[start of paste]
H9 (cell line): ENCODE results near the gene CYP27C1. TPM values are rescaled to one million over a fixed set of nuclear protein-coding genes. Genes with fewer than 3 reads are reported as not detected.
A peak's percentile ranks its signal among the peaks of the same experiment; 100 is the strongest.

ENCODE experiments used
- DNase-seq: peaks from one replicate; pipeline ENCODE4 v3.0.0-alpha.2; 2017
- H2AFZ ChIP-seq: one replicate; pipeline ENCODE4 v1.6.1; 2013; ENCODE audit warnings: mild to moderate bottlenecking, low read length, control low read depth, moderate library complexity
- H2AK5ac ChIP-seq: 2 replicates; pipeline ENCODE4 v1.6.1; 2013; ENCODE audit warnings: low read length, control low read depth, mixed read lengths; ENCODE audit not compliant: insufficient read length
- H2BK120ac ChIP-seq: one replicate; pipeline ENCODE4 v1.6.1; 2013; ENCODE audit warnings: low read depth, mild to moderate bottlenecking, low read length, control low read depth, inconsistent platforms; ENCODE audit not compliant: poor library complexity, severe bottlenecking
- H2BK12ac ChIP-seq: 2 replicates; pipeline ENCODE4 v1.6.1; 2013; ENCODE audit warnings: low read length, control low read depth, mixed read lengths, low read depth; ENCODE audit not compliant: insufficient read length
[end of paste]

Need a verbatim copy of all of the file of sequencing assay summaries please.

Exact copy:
H9 (cell line): ENCODE results near the gene CYP27C1. TPM values are rescaled to one million over a fixed set of nuclear protein-coding genes. Genes with fewer than 3 reads are reported as not detected.
A peak's percentile ranks its signal among the peaks of the same experiment; 100 is the strongest.

ENCODE experiments used
- DNase-seq: peaks from one replicate; pipeline ENCODE4 v3.0.0-alpha.2; 2017
- H2AFZ ChIP-seq: one replicate; pipeline ENCODE4 v1.6.1; 2013; ENCODE audit warnings: mild to moderate bottlenecking, low read length, control low read depth, moderate library complexity
- H2AK5ac ChIP-seq: 2 replicates; pipeline ENCODE4 v1.6.1; 2013; ENCODE audit warnings: low read length, control low read depth, mixed read lengths; ENCODE audit not compliant: insufficient read length
- H2BK120ac ChIP-seq: one replicate; pipeline ENCODE4 v1.6.1; 2013; ENCODE audit warnings: low read depth, mild to moderate bottlenecking, low read length, control low read depth, inconsistent platforms; ENCODE audit not compliant: poor library complexity, severe bottlenecking
- H2BK12ac ChIP-seq: 2 replicates; pipeline ENCODE4 v1.6.1; 2013; ENCODE audit warnings: low read length, control low read depth, mixed read lengths, low read depth; ENCODE audit not compliant: insufficient read length